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Rulmeca Canada Limited

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Not many companies can say that they invent new solutions for their markets, but Rulmeca Canada Limited can. “When the industry doesn’t have a product for the customers, we design it and we build it,” CEO Joe Hartney declares. “We are best in difficult situations and service life is our forte.”

The Wallaceburg, Ontario-based Rulmeca Canada is a manufacturer of motorized pulleys, idlers, rollers and other specialty products. The company’s roots go back to Precismeca, which started operations in Sulzbach, Germany, in 1947.

The company initially repaired and manufactured conveyor rolls for  underground coal and potash mines. Twelve years later, Precismeca formed a sister company in Saverne, France, which was followed by a manufacturing facility located in Alberta, Canada. In 2000, they became members of the Rulmeca Group with manufacturing centers that are strategically located throughout the globe. 

Rulmeca also expanded its product lines to include motorized pulleys and additional conveyor equipment. In 1975, Hartney says, the company came to Edmonton as Precismeca Canada to supply idler requirements for the Great Canadian Tarsands mine in northern Alberta. 

Owning the Markets

Today, the company operates as Rulmeca Canada from its 60,000-square-foot facility in Wallaceburg, which serves a diverse range of clients. “Seventy percent of our work is repeat business,” Sales Manager Todd Mason adds.

One of the company’s largest client bases, he notes, is the oil sands industry. “We supply the majority of that market,” Mason says.

Rulmeca Canada’s clients vary in both size and diversity, from large chains to specialized independents. “We try to find distributors that have a passion for assisting others as we do,” he states.

Being the Best

Rulmeca Canada provides standard catalog items, but “we go much further than that,” Mason asserts. The company often will study its clients’ businesses so that it can create customized products.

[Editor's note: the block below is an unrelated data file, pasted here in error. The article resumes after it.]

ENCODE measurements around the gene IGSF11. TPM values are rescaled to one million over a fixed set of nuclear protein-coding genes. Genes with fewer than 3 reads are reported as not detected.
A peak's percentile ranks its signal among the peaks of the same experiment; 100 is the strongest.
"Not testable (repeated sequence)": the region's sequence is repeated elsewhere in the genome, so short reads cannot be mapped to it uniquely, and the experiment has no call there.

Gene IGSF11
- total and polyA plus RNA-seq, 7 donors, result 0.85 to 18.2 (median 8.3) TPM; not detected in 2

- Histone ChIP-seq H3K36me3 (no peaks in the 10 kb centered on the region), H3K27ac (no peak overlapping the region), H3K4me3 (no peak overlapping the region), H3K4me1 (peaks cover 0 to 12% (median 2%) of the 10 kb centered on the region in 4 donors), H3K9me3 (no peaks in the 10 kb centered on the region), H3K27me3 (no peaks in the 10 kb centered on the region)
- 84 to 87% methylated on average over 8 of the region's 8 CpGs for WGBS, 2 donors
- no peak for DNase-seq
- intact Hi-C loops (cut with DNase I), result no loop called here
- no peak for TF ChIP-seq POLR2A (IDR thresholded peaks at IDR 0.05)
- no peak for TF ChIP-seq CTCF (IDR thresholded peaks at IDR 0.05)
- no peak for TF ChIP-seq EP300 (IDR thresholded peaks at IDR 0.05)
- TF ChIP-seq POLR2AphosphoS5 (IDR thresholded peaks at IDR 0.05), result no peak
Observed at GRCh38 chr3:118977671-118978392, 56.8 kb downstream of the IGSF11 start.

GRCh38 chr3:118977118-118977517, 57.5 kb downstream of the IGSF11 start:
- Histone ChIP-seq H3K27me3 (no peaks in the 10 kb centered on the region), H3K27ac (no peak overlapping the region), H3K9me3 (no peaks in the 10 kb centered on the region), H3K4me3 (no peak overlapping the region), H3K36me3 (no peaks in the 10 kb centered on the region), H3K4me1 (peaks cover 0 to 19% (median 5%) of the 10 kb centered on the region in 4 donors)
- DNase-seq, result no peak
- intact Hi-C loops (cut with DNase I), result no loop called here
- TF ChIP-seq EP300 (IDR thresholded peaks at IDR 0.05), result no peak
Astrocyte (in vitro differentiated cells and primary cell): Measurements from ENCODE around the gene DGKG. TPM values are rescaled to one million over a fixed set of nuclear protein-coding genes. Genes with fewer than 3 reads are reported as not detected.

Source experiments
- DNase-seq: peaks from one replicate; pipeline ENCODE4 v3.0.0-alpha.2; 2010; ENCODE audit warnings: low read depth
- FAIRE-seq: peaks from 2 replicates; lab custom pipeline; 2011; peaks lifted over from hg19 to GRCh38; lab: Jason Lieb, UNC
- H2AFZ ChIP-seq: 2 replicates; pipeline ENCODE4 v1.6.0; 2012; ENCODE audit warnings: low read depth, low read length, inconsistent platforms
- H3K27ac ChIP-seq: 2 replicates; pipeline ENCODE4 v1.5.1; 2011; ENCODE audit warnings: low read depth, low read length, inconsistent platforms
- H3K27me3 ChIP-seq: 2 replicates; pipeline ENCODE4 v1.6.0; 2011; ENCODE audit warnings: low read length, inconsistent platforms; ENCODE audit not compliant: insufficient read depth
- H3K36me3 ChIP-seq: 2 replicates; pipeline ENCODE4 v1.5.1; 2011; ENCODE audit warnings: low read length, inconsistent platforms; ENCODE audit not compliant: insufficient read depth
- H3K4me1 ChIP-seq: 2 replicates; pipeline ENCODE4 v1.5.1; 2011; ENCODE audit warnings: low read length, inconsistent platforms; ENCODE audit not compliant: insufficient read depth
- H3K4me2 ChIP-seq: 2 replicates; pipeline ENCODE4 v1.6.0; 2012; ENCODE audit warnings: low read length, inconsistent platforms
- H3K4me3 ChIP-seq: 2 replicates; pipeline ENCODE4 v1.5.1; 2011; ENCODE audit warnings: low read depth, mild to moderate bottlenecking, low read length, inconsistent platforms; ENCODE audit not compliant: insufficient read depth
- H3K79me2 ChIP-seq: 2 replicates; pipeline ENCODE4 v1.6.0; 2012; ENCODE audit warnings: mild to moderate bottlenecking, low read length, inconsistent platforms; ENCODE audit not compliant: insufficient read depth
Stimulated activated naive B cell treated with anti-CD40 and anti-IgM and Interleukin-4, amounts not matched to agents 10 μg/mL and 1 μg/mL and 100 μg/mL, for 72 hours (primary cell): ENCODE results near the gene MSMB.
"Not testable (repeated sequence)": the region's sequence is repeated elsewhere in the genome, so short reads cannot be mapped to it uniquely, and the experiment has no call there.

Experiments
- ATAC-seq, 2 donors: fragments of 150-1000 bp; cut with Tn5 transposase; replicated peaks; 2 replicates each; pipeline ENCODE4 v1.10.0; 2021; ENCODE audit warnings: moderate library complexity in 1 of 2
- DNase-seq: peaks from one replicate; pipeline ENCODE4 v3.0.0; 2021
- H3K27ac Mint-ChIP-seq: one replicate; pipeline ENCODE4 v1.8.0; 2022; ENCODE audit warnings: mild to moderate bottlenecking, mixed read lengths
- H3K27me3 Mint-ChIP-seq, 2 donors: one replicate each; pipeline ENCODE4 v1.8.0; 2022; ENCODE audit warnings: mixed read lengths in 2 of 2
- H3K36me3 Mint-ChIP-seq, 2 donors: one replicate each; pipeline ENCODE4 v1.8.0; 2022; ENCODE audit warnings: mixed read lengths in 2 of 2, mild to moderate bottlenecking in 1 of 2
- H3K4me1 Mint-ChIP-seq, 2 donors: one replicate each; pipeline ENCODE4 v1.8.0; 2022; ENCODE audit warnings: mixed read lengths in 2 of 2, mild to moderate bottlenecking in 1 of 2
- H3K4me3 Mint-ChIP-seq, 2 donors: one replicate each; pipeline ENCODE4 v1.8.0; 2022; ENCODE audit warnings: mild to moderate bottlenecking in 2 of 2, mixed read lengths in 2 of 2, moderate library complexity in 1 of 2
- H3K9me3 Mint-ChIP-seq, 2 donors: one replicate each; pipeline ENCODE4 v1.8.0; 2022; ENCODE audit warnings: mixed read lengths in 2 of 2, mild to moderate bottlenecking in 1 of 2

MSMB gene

“It’s a holistic approach,” he states. “We have to look at their maintenance costs and their habits, and we have to find solutions that match internal endeavors.”

Rulmeca Canada also sets itself apart through product superiority, Hartney adds. “We have the highest-quality products in the industry, bar none,” he says.

“Our customers would agree,” Mason adds. “The word on the street is Rulmeca Canada manufactures a very good, high-end product that lasts longer. A conveyor with 100 percent Rulmeca rollers is going to run longer and quieter.” 

Another product that brings the company pride is its motorized pulley. With today’s energy costs increasing coupled with the need for businesses to reduce maintenance cost, the motorized pulley is fast gaining notoriety and value in the market.  

Another specification growing in today’s capital projects is the need to reduce noise; the motorized pulley provides silent operation without effort.

ISO-certified Rulmeca Canada maintains high quality through an in-house program. “We are constantly audited by the ISO people as well as customers,” Hartney says. “We welcome that.”

Along with being an active member of CEMA (Conveyor Equipment Manufacturers Association),Rulmeca Canada  has earned welding certification from the CWB Group.  

“If they don’t like what they see, they can stop production,” Mason says of the CWB Group. “We must have the highest-quality elements.”